~ by Rick Lanenberg ~
As we say good-bye to 2017 early next week, here is a synopsis of some of the top news stories and trends that dominated the pages and web/social media postings of TMJ during the last year.
A Rough Outing for City Managers
The 2017 year proved to be a difficult road for local city managers and top bureaucrats.
This trend was capped by last week’s resignation of David Buttery, who held the managerial ropes for Woodland Park for more than a decade and served as a main governmental fixture since 1997. Buttery will step down in mid-April 2018 (see related story). He played a key role in helping to secure city support for such civic projects as a new aquatic center and a revamp of Memorial Park.
Buttery, though, encountered a rocky road on the political front in the last few years, in dealing with a divided council and much opposition from key members of the Downtown Development Authority and the Woodland Park Main Street group. The temporary suspension of Main Street Coordinator, Darlene Jensen, further put a strain on these relations. Plus, Buttery struggled in dealing with a super tight budget with a limited reserve fund due to many expensive capital projects.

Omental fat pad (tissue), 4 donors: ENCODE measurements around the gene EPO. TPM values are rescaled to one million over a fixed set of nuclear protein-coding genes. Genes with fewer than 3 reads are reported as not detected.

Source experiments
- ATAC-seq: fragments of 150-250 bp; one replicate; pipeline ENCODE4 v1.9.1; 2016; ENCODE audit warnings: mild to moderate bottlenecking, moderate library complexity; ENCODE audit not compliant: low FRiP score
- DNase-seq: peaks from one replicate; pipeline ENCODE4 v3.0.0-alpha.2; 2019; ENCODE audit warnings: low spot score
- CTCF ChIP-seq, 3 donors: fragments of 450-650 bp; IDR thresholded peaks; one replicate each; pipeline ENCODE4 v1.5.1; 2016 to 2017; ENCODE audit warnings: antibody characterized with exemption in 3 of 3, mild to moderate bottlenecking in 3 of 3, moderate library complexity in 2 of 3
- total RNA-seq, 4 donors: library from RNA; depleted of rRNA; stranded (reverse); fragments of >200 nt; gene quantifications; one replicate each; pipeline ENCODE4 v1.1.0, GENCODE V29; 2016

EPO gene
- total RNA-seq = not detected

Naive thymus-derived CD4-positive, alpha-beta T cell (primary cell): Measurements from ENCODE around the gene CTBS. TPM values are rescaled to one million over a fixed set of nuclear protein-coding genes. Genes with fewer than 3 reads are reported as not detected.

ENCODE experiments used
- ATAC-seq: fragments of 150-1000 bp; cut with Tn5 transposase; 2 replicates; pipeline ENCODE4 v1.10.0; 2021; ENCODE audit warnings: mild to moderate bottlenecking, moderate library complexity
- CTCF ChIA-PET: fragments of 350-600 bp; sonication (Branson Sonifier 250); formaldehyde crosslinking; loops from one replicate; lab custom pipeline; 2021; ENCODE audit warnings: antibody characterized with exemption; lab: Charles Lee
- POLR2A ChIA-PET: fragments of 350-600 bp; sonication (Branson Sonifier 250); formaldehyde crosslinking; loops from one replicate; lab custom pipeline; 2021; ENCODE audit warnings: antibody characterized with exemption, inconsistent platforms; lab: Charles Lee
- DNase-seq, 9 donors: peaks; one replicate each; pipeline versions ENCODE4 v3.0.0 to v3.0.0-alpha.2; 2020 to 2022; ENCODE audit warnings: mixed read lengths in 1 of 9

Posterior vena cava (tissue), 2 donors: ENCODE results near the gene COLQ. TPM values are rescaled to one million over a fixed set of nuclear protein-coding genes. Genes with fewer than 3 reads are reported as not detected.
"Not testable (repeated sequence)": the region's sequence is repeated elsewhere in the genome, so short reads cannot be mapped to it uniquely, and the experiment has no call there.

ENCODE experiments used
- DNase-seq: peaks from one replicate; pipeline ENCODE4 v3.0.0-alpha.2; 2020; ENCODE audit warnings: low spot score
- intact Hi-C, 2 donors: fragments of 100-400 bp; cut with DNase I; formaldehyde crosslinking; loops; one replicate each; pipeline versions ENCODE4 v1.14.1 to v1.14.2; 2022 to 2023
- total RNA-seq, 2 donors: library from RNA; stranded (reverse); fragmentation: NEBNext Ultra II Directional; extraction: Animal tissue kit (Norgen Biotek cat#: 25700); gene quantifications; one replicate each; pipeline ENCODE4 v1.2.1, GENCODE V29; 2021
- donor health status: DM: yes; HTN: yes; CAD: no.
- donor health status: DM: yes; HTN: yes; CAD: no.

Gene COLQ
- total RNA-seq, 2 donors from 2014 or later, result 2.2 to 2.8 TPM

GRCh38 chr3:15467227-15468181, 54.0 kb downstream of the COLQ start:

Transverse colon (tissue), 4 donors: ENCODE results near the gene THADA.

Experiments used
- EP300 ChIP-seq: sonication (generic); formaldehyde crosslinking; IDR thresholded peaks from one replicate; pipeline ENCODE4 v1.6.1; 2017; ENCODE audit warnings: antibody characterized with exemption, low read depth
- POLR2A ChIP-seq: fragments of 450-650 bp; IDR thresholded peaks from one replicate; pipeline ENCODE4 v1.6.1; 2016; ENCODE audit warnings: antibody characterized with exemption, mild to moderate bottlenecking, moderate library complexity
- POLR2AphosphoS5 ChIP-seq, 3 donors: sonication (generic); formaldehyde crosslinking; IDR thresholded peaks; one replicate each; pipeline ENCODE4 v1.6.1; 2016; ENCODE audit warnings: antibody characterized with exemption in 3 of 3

Down the road, the town government management path was even more challenging in Green Mountain Falls. Last spring, the town hired Verla Bruner, GMF’s first-ever full-fledged town manager/clerk, under a funding plan endorsed by the state Department of Local Affairs. But this experiment abruptly ended when town trustees suddenly fired her in November, with little explanation. This action even prompted much concern by DOLA’s regional director, Clay Brown. GMF leaders plan to hire a new manager, but many locals wonder if this is the proper course to follow for such a small town
On the upside, the town did hire a new marshal, Virgil Hodges, after not having any law enforcement presence for months.
A New Sheriff In Town